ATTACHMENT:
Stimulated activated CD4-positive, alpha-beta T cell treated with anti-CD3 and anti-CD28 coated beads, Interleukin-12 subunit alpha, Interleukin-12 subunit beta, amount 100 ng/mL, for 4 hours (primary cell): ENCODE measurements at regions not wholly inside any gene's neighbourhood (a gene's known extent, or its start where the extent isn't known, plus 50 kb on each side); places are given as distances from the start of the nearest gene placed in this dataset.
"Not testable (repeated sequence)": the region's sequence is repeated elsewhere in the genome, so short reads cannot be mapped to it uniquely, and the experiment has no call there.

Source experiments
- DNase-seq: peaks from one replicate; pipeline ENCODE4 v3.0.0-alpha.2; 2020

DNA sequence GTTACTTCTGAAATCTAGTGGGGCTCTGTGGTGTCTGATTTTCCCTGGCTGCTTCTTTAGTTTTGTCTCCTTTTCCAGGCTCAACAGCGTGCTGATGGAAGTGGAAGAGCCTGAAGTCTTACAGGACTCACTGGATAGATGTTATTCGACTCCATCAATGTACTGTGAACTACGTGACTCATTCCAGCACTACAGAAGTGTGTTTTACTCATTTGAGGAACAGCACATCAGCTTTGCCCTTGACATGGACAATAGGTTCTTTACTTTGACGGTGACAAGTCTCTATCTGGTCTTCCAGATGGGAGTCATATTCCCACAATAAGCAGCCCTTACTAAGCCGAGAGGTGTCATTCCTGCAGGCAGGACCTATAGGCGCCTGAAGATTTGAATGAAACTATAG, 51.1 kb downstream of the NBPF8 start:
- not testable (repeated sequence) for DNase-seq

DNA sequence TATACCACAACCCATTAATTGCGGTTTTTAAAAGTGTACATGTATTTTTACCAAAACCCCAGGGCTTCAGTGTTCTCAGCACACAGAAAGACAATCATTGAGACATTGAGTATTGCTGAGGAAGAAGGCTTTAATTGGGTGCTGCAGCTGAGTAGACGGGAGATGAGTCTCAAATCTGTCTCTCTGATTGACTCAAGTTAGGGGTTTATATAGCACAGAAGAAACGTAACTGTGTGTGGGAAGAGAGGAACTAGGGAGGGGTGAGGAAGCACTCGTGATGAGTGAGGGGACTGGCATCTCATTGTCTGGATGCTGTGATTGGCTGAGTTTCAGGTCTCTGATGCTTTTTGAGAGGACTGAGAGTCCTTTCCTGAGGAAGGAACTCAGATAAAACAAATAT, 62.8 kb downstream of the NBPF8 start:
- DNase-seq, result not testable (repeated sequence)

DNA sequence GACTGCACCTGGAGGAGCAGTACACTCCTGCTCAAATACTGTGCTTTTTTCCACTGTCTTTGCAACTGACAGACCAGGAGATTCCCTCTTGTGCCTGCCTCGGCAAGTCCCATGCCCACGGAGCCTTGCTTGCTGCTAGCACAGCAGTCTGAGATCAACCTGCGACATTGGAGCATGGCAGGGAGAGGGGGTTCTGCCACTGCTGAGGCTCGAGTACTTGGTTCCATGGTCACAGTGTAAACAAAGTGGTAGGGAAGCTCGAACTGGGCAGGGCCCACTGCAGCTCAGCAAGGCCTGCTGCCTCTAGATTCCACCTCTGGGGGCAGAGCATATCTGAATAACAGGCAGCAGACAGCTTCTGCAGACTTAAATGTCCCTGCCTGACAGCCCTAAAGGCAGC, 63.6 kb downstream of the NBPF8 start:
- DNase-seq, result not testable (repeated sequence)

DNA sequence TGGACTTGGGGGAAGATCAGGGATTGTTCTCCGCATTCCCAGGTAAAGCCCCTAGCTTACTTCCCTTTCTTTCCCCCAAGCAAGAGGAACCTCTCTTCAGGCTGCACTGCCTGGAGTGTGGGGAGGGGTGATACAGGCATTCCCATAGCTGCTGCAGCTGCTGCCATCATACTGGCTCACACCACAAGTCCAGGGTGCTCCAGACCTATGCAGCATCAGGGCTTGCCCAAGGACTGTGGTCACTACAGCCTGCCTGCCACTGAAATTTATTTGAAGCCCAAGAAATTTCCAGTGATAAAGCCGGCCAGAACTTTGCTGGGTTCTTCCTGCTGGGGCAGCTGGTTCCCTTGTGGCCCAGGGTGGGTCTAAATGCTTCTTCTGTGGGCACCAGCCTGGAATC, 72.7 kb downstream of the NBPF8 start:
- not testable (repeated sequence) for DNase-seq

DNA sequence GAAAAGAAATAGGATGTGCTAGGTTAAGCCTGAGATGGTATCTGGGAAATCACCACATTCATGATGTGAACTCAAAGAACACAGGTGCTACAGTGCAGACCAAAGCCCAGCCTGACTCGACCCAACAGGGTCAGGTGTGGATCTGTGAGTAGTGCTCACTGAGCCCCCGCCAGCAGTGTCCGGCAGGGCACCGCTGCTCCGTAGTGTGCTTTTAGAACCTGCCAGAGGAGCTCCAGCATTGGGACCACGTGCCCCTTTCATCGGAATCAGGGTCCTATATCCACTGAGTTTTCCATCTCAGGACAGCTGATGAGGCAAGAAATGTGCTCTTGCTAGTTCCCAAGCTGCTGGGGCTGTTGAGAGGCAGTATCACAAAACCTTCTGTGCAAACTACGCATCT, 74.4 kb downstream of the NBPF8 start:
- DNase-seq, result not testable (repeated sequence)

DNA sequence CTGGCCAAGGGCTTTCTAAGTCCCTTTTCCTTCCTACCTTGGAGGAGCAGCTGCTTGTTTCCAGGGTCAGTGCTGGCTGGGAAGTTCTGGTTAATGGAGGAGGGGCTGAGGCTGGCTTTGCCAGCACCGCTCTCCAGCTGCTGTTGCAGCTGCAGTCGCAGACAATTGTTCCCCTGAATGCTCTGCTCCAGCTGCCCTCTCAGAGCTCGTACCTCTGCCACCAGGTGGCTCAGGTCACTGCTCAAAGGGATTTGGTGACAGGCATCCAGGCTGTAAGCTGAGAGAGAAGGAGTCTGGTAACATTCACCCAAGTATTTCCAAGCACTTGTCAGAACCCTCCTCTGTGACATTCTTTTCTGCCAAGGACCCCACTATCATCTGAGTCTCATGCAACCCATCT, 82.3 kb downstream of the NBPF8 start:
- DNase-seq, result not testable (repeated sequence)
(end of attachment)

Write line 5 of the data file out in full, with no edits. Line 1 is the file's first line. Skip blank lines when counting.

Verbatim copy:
DNA sequence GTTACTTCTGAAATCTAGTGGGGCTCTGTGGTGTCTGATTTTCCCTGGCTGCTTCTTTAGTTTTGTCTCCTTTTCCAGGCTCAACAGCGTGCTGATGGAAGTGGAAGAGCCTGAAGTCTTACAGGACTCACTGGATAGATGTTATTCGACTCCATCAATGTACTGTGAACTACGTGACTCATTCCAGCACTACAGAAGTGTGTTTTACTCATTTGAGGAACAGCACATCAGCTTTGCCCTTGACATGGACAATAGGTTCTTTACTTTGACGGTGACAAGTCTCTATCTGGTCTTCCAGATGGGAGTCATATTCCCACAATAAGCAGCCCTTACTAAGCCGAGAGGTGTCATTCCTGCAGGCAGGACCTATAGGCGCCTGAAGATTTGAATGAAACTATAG, 51.1 kb downstream of the NBPF8 start: